The story of India's reversed economic fortunes since it instituted liberalization of its regulatory systems in 1991 is famous, and one that can be used to illustrate the extent to which a growth oriented policy approach can turn around the circumstances of developing countries. Amongst the industries that have grown exponentially since the reforms were initiated is the service sector, which now constitutes a cornerstone of India's GDP; in the wake of these developments, it is interesting to note that the legal services market in India remains extremely reluctant to adapt to the changing world.

The intransigent attitude of regulating authorities about opening the legal sector to foreign investment is particularly inscrutable and ironic because of the demand for India's legal services growing as rapidly as it is. An increasing number of foreign and multinational companies are entering the market here, with many Indian companies entering into cross-border transactions with them. Consequently, the pressure on the Indian government to open its lucrative legal services market to foreign law firms has mounted, but no significant changes to the rules for the latter's entry have as yet been attempted.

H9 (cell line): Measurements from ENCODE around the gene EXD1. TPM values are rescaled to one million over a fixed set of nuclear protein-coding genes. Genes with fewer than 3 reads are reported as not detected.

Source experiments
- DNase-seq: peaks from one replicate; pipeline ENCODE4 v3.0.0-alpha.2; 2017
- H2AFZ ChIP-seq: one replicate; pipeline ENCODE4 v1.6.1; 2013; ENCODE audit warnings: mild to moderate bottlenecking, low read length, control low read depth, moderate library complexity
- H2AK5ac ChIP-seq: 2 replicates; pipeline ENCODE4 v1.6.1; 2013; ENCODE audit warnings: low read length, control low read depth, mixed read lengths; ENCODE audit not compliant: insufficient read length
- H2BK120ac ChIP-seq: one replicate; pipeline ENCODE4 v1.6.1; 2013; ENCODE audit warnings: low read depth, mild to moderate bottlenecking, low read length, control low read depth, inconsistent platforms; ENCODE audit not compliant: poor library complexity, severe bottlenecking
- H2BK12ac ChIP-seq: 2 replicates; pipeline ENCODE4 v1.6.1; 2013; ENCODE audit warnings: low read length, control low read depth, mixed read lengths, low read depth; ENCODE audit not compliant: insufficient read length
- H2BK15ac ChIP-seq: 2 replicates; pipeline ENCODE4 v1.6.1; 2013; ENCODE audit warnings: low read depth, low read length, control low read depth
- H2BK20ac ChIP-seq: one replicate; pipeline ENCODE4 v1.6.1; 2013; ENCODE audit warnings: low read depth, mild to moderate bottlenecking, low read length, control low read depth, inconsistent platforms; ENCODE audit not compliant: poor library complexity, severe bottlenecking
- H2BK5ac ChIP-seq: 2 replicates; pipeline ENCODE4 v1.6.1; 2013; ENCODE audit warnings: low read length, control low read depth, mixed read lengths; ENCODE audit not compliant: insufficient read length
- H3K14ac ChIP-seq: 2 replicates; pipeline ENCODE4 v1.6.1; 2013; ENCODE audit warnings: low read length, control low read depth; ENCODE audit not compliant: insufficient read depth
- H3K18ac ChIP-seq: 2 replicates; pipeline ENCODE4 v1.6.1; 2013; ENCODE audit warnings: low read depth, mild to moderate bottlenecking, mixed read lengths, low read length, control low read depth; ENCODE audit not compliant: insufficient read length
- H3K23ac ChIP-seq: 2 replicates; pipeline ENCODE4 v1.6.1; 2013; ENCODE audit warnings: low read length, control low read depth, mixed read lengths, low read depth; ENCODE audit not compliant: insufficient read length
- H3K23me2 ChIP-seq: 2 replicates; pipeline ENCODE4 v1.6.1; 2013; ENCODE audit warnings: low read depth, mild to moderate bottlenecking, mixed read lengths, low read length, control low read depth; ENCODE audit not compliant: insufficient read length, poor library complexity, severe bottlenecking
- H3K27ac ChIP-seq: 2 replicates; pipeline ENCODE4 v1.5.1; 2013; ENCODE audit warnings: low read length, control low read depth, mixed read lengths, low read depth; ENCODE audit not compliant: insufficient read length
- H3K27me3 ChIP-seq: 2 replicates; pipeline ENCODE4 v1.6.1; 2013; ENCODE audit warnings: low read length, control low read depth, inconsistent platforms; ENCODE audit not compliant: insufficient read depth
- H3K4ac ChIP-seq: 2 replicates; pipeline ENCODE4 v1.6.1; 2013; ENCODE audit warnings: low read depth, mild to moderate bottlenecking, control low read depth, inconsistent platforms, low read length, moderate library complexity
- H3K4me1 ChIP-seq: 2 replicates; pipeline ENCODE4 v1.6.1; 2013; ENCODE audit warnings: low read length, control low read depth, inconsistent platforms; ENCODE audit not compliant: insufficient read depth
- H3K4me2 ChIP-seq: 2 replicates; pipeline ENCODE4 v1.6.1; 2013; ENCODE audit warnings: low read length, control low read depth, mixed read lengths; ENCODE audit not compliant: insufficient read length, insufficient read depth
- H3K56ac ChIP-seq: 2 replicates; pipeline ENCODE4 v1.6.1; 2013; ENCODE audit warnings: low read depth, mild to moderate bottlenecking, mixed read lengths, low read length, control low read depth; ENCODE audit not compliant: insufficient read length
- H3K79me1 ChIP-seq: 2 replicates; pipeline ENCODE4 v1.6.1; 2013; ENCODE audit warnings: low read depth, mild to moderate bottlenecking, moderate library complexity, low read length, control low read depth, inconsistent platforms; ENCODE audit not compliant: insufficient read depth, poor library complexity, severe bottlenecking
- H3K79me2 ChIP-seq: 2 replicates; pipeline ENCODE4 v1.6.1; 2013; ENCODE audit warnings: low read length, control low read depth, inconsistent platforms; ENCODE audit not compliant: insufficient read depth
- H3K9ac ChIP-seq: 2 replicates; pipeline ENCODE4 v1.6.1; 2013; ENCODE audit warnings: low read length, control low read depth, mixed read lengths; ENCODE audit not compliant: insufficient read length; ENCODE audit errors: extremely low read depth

Paramount among the barriers to entry of foreign practice establishments in the country is the Advocates Act of 1961, a statute that governs the practice of law in India. The key provision of the Act is Section 29, which states that only "advocates" are entitled to practice law in India. To be an advocate, one must also be an Indian citizen. This is subject to two narrow exceptions:

if another country permits Indian lawyers to practice in its jurisdiction, then lawyers from that country will be granted reciprocal privileges in India;

otherwise by special permission of the Bar Council of India which is the supreme regulatory and representing body of the profession in the country.

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